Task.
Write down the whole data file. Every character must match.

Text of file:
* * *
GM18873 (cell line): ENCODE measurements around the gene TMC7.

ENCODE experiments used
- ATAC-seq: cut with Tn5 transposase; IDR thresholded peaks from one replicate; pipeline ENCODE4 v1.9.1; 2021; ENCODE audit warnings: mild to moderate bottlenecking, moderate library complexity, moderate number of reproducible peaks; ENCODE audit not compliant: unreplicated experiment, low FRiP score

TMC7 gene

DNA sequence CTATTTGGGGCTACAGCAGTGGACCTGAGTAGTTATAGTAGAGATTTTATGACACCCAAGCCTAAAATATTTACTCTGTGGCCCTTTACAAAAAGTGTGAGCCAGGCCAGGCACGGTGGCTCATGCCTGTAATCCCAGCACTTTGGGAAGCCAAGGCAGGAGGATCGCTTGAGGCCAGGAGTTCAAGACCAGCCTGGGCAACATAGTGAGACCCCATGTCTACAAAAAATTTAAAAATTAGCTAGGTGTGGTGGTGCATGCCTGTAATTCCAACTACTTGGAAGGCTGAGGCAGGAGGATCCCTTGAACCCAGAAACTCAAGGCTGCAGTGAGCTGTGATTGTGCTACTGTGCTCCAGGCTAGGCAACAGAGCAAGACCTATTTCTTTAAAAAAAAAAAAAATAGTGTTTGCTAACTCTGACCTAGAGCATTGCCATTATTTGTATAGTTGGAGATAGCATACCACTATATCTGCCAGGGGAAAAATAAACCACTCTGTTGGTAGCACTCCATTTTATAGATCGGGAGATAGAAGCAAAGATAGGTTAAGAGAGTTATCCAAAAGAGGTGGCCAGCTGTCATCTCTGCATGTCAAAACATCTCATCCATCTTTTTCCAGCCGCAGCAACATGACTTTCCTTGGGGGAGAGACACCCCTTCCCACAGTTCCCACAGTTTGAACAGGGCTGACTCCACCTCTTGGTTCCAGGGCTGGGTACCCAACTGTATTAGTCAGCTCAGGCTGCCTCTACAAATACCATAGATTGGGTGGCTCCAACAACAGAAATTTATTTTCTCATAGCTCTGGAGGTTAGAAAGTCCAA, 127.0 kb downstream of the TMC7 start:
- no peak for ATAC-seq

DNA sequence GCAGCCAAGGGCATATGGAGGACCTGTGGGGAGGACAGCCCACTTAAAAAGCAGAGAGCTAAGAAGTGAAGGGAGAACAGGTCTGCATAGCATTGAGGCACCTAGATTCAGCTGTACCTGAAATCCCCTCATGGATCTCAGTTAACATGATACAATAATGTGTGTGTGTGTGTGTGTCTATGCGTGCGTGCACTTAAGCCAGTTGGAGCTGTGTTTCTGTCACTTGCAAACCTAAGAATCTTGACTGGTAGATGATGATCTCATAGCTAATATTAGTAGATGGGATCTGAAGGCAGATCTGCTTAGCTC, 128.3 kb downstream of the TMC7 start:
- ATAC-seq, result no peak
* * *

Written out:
GM18873 (cell line): ENCODE measurements around the gene TMC7.

ENCODE experiments used
- ATAC-seq: cut with Tn5 transposase; IDR thresholded peaks from one replicate; pipeline ENCODE4 v1.9.1; 2021; ENCODE audit warnings: mild to moderate bottlenecking, moderate library complexity, moderate number of reproducible peaks; ENCODE audit not compliant: unreplicated experiment, low FRiP score

TMC7 gene

DNA sequence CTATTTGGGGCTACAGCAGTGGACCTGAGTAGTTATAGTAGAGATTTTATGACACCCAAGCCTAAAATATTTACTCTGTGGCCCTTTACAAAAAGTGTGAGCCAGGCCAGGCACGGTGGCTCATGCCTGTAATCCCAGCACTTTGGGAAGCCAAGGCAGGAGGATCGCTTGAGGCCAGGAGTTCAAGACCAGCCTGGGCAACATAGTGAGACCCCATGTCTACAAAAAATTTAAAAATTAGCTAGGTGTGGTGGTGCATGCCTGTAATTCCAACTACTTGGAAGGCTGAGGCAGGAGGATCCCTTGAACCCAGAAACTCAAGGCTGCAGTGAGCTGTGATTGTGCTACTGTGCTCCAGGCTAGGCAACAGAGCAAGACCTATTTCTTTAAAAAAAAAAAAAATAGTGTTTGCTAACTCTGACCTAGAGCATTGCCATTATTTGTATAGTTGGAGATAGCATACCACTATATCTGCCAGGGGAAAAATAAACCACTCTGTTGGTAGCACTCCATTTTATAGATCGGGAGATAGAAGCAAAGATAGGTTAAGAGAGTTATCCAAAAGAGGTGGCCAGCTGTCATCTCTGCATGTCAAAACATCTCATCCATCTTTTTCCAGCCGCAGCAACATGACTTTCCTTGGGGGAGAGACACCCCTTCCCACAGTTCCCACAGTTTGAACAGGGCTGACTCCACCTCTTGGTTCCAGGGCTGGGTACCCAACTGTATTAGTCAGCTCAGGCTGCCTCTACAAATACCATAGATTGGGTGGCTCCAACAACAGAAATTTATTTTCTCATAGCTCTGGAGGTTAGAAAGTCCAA, 127.0 kb downstream of the TMC7 start:
- no peak for ATAC-seq

DNA sequence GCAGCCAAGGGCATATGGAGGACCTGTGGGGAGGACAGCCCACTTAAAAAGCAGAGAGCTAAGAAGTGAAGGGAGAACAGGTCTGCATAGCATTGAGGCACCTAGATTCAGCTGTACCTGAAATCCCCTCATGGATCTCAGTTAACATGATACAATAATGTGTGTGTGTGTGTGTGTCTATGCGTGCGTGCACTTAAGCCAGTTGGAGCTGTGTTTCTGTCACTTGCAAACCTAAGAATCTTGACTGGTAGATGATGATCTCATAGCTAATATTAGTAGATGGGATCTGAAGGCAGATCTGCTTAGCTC, 128.3 kb downstream of the TMC7 start:
- ATAC-seq, result no peak